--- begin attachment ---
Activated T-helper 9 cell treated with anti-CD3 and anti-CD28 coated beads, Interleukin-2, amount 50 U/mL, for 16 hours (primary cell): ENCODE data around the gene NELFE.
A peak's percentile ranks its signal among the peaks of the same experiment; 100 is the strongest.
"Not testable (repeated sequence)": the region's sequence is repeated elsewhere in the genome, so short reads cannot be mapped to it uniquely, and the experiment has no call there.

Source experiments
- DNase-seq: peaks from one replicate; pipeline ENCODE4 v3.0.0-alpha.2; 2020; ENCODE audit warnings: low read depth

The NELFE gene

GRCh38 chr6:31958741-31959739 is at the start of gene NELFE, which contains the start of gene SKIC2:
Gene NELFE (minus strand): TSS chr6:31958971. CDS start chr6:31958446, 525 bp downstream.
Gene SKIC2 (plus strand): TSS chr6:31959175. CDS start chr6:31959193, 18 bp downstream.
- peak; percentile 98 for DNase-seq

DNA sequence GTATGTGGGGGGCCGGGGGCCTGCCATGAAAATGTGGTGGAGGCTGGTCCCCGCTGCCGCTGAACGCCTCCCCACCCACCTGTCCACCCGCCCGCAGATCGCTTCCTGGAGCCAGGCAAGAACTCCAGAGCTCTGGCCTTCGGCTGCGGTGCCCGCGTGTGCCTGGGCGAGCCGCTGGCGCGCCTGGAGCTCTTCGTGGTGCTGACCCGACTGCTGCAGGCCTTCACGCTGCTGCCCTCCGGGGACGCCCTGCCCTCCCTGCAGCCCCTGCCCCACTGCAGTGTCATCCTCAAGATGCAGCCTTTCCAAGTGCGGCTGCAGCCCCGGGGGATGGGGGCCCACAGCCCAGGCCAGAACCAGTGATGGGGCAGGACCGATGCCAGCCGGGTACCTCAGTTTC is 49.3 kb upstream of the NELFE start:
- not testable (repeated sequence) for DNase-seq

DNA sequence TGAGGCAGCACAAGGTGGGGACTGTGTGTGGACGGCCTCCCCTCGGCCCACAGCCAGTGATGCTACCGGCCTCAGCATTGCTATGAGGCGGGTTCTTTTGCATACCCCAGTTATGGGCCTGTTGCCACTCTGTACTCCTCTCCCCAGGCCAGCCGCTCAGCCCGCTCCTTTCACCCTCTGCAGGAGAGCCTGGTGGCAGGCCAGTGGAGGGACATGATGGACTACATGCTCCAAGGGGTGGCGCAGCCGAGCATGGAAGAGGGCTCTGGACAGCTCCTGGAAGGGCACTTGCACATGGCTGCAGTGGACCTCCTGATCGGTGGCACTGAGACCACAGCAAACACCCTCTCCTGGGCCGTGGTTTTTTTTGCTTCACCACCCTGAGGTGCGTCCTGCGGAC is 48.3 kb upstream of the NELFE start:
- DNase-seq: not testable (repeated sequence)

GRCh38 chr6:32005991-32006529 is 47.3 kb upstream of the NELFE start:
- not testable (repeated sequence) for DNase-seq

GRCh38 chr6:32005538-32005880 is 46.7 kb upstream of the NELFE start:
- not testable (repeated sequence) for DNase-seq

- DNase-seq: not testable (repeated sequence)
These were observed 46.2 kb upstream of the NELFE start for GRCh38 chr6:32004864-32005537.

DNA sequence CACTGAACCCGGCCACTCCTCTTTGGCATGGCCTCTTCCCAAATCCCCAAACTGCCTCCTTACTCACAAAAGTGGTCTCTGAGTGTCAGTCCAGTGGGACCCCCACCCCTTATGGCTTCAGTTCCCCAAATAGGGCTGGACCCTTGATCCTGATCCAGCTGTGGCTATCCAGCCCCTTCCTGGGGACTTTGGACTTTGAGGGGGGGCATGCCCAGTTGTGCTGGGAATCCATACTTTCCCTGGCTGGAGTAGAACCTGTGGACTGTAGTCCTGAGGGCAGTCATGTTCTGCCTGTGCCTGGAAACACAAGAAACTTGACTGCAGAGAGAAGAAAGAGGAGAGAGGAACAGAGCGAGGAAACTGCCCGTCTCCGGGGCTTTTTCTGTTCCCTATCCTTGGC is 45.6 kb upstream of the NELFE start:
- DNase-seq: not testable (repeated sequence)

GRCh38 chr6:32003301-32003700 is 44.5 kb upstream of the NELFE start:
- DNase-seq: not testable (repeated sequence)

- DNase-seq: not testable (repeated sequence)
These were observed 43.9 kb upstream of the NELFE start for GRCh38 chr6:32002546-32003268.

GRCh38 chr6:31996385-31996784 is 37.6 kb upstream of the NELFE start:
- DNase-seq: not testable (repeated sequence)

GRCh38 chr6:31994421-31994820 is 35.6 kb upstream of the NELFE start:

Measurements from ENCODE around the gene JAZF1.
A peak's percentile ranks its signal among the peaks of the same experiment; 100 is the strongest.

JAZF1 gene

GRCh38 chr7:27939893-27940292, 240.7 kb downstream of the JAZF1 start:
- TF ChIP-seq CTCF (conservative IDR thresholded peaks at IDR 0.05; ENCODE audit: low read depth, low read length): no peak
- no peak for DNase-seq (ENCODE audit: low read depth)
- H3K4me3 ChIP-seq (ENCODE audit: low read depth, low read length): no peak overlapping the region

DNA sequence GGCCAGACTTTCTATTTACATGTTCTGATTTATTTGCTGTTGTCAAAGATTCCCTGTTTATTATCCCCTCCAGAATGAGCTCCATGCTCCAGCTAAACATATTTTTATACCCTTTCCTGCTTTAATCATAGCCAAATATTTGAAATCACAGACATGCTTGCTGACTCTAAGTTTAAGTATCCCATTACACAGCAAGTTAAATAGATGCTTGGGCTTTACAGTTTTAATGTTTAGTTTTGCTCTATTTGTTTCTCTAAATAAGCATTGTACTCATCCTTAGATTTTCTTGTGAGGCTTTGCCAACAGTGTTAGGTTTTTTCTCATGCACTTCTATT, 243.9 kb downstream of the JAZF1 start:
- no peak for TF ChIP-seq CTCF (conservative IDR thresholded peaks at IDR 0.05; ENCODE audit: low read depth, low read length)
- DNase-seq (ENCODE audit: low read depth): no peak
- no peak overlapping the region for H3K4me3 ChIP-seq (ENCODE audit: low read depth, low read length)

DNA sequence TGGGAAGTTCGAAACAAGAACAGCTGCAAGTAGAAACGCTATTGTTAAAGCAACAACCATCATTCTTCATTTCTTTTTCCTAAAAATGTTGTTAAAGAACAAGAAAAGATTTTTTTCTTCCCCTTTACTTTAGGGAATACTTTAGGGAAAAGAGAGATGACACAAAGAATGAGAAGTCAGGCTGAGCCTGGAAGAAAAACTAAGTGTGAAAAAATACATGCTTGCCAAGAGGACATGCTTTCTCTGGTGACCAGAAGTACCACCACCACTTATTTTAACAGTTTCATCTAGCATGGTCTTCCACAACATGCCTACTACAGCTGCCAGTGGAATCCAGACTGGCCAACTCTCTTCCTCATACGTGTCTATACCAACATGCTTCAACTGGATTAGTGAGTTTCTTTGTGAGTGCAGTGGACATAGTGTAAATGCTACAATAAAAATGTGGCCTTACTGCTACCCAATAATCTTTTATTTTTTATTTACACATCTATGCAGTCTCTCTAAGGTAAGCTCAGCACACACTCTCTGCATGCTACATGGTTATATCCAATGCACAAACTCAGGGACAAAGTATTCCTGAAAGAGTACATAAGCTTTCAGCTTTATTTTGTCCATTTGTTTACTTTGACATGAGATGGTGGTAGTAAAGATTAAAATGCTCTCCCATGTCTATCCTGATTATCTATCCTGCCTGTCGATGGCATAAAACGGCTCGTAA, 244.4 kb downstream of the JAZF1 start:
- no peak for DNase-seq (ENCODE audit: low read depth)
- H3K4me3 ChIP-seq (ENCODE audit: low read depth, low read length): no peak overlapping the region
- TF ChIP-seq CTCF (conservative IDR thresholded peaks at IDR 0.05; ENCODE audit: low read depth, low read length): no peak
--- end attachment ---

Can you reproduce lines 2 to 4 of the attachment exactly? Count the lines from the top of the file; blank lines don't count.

A peak's percentile ranks its signal among the peaks of the same experiment; 100 is the strongest.
"Not testable (repeated sequence)": the region's sequence is repeated elsewhere in the genome, so short reads cannot be mapped to it uniquely, and the experiment has no call there.

Source experiments